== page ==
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Natural gas on the rise

Look to partial hedges to counteract a short-term price jump. Extreme volatility in crude oil and natural gas is causing widespread concern about energy costs. Crude oil—which drives natural gas prices—reached almost $79/barrel on August 1st, breaking a July 2006 record. “The general perception is that supplies are tight,” says Michael Bush, president and CEO of Energy Vision, an energy management and consulting company. “But the fact is, prices are inflated right now. There’s actually a strong inventory of both oil and natural gas.”

Bush doesn’t expect to see natural gas prices falling much below $6 per Dth or 60 cents per therm during September.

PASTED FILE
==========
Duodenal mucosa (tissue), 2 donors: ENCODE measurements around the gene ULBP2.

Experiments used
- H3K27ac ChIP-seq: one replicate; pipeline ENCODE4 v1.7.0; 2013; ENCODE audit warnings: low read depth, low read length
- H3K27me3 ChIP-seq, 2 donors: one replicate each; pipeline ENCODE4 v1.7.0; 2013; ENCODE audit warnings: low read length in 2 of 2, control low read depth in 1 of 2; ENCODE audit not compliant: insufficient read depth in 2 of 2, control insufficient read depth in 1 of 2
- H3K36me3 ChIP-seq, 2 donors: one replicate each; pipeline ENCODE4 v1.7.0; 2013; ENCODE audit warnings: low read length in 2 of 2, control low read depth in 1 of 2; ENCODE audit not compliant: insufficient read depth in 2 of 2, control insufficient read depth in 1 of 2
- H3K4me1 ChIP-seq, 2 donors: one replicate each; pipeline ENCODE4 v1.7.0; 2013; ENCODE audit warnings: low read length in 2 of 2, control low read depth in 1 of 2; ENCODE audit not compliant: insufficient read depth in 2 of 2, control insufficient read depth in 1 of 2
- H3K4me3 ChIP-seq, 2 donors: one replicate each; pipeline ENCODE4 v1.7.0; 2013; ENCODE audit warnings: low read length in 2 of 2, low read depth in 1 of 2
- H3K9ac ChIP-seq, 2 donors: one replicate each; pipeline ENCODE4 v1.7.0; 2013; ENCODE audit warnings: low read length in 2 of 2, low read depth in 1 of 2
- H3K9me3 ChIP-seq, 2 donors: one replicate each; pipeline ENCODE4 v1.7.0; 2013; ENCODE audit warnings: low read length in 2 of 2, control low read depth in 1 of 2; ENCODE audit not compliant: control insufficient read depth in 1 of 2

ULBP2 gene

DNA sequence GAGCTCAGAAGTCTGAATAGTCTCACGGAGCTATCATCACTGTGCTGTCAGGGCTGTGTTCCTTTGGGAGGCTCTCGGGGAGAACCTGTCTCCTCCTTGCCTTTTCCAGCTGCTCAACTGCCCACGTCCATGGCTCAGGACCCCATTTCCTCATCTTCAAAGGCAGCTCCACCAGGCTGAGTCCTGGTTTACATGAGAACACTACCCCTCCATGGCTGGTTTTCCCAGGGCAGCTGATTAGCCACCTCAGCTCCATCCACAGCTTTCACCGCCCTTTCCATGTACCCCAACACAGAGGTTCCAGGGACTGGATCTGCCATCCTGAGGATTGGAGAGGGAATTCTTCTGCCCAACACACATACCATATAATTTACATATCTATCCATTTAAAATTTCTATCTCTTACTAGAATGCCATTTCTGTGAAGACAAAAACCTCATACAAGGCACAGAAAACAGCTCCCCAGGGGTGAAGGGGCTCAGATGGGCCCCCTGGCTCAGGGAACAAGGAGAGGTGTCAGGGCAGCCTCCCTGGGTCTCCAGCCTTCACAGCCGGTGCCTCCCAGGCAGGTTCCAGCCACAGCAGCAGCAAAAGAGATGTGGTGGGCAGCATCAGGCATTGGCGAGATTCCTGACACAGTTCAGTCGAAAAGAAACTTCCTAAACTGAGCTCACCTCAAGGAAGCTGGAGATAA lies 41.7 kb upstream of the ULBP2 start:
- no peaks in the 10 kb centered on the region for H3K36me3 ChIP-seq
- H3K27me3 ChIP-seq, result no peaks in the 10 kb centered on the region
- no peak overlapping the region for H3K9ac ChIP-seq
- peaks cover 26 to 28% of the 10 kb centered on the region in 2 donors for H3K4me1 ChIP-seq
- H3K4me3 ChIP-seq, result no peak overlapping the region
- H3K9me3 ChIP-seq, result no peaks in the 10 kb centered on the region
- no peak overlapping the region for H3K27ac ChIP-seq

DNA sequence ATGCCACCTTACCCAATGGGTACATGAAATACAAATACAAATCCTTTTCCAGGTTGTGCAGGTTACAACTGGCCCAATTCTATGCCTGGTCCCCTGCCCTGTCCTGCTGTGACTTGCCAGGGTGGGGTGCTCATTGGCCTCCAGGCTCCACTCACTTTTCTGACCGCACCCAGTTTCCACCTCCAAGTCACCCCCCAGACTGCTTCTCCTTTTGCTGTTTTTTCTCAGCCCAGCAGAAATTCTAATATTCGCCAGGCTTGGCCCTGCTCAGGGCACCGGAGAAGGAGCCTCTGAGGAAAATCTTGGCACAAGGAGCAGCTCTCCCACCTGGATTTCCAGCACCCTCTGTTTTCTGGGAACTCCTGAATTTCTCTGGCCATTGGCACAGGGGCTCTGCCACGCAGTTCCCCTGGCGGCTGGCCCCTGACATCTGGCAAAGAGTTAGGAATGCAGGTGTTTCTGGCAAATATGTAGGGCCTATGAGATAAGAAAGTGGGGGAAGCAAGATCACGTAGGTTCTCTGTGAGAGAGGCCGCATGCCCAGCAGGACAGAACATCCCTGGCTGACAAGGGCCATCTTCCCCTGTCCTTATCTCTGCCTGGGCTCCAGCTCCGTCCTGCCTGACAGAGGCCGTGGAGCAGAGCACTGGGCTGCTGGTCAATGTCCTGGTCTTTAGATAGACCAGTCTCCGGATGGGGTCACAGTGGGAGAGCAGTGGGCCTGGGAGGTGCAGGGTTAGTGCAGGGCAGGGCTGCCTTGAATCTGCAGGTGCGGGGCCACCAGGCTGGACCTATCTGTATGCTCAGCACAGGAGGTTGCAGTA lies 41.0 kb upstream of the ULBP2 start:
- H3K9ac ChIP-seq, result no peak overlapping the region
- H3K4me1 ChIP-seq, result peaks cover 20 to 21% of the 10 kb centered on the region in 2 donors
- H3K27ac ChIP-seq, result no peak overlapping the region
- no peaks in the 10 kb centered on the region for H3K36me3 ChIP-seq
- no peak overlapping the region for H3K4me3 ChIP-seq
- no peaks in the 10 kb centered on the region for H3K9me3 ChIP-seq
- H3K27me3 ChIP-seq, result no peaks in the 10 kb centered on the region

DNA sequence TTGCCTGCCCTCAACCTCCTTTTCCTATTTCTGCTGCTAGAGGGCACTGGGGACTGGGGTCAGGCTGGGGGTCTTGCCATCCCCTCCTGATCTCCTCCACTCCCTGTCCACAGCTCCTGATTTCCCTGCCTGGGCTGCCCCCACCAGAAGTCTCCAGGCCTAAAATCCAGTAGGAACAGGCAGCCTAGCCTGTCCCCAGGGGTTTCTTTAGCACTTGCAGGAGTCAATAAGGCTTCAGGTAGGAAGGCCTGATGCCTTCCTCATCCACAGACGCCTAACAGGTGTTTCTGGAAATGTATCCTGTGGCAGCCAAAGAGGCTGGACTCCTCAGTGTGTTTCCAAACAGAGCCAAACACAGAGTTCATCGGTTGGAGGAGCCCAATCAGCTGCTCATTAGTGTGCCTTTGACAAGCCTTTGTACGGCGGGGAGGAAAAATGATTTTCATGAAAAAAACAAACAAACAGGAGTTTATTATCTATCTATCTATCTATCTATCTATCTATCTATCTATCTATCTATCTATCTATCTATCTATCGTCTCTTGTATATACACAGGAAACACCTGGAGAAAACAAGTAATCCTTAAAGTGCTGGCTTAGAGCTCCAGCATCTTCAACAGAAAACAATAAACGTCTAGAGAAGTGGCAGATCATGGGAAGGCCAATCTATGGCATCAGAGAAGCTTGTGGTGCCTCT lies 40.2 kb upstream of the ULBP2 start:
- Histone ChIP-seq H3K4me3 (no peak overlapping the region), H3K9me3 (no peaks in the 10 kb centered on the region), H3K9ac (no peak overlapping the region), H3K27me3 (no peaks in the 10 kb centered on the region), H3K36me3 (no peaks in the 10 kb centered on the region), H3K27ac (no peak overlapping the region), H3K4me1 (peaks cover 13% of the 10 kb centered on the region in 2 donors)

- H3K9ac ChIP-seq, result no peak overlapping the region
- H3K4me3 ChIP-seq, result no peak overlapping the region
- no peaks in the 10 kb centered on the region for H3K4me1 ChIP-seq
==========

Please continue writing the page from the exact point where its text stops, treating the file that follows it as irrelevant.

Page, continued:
The main drivers for the summer-fall market are hot weather demand and the potential of hurricanes interrupting supply. Although this year’s Atlantic and Gulf Coast hurricane forecast was lowered by weather researchers at Colorado State University, experts still predict 2007 will be more active than usual. Energy stock traders are keeping a close watch on this prediction—fierce storms that enter the Gulf of Mexico can threaten the region’s hydrocarbon production.

Since natural gas is the primary fuel source in many states and can significantly impact your electricity costs, Bush recommends a hedging strategy.

“Ask your supplier if they can enter into partial hedges,” he suggests. “Then try to fix costs for 75 to 100 percent of your natural gas deliveries through October and half your deliveries from November through the winter months, having third parties [in deregulated markets] put the excess into storage, if necessary.”

He predicts prices should come down in early 2008, so long-term hedging is not a smart option.

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